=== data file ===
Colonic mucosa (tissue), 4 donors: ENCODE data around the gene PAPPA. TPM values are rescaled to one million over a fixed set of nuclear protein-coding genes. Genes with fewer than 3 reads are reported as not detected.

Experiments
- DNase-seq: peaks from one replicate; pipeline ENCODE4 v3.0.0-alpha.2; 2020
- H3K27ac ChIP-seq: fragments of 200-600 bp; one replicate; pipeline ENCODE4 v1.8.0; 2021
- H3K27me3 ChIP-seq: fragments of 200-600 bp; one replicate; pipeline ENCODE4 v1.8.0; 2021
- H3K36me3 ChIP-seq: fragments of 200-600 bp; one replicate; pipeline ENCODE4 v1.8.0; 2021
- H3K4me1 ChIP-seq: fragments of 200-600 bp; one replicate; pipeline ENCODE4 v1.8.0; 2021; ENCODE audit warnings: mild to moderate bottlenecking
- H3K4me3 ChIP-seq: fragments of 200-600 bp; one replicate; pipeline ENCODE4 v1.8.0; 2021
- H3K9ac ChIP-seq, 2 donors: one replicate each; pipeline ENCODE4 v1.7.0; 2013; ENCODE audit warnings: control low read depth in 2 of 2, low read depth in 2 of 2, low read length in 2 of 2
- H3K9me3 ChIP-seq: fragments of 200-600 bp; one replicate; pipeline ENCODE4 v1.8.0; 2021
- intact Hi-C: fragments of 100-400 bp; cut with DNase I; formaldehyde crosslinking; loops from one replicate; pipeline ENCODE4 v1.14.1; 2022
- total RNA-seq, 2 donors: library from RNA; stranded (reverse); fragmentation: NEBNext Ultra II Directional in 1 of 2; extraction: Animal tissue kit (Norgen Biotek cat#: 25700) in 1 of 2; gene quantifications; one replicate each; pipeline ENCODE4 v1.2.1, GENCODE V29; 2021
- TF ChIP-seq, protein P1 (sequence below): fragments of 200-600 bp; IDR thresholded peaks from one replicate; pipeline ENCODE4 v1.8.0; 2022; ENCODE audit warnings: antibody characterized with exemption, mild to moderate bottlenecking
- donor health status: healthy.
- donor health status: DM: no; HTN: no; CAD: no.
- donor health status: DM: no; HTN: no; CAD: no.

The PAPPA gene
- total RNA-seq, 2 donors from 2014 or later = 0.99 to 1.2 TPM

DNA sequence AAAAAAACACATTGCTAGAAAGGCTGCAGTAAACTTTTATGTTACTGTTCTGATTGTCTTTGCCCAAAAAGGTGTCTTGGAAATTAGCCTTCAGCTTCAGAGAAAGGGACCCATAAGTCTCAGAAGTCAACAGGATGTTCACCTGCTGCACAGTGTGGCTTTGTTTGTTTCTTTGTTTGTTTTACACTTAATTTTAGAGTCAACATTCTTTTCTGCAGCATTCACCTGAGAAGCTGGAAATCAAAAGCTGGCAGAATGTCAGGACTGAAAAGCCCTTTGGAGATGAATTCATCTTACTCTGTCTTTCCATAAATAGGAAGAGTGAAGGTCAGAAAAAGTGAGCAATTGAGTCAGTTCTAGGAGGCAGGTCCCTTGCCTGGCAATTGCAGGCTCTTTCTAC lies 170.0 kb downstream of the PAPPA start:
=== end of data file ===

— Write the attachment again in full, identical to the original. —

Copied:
Colonic mucosa (tissue), 4 donors: ENCODE data around the gene PAPPA. TPM values are rescaled to one million over a fixed set of nuclear protein-coding genes. Genes with fewer than 3 reads are reported as not detected.

Experiments
- DNase-seq: peaks from one replicate; pipeline ENCODE4 v3.0.0-alpha.2; 2020
- H3K27ac ChIP-seq: fragments of 200-600 bp; one replicate; pipeline ENCODE4 v1.8.0; 2021
- H3K27me3 ChIP-seq: fragments of 200-600 bp; one replicate; pipeline ENCODE4 v1.8.0; 2021
- H3K36me3 ChIP-seq: fragments of 200-600 bp; one replicate; pipeline ENCODE4 v1.8.0; 2021
- H3K4me1 ChIP-seq: fragments of 200-600 bp; one replicate; pipeline ENCODE4 v1.8.0; 2021; ENCODE audit warnings: mild to moderate bottlenecking
- H3K4me3 ChIP-seq: fragments of 200-600 bp; one replicate; pipeline ENCODE4 v1.8.0; 2021
- H3K9ac ChIP-seq, 2 donors: one replicate each; pipeline ENCODE4 v1.7.0; 2013; ENCODE audit warnings: control low read depth in 2 of 2, low read depth in 2 of 2, low read length in 2 of 2
- H3K9me3 ChIP-seq: fragments of 200-600 bp; one replicate; pipeline ENCODE4 v1.8.0; 2021
- intact Hi-C: fragments of 100-400 bp; cut with DNase I; formaldehyde crosslinking; loops from one replicate; pipeline ENCODE4 v1.14.1; 2022
- total RNA-seq, 2 donors: library from RNA; stranded (reverse); fragmentation: NEBNext Ultra II Directional in 1 of 2; extraction: Animal tissue kit (Norgen Biotek cat#: 25700) in 1 of 2; gene quantifications; one replicate each; pipeline ENCODE4 v1.2.1, GENCODE V29; 2021
- TF ChIP-seq, protein P1 (sequence below): fragments of 200-600 bp; IDR thresholded peaks from one replicate; pipeline ENCODE4 v1.8.0; 2022; ENCODE audit warnings: antibody characterized with exemption, mild to moderate bottlenecking
- donor health status: healthy.
- donor health status: DM: no; HTN: no; CAD: no.
- donor health status: DM: no; HTN: no; CAD: no.

The PAPPA gene
- total RNA-seq, 2 donors from 2014 or later = 0.99 to 1.2 TPM

DNA sequence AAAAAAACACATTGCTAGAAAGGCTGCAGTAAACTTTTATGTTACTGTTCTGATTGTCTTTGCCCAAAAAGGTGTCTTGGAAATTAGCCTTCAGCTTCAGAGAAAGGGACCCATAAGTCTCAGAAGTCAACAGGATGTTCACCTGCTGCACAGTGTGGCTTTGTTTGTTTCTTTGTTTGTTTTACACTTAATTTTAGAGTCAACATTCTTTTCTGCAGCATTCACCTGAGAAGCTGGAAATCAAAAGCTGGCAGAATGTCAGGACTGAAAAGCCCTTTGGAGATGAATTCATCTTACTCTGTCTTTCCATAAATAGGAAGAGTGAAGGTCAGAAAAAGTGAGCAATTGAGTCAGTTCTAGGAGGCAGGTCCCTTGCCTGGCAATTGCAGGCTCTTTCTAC lies 170.0 kb downstream of the PAPPA start: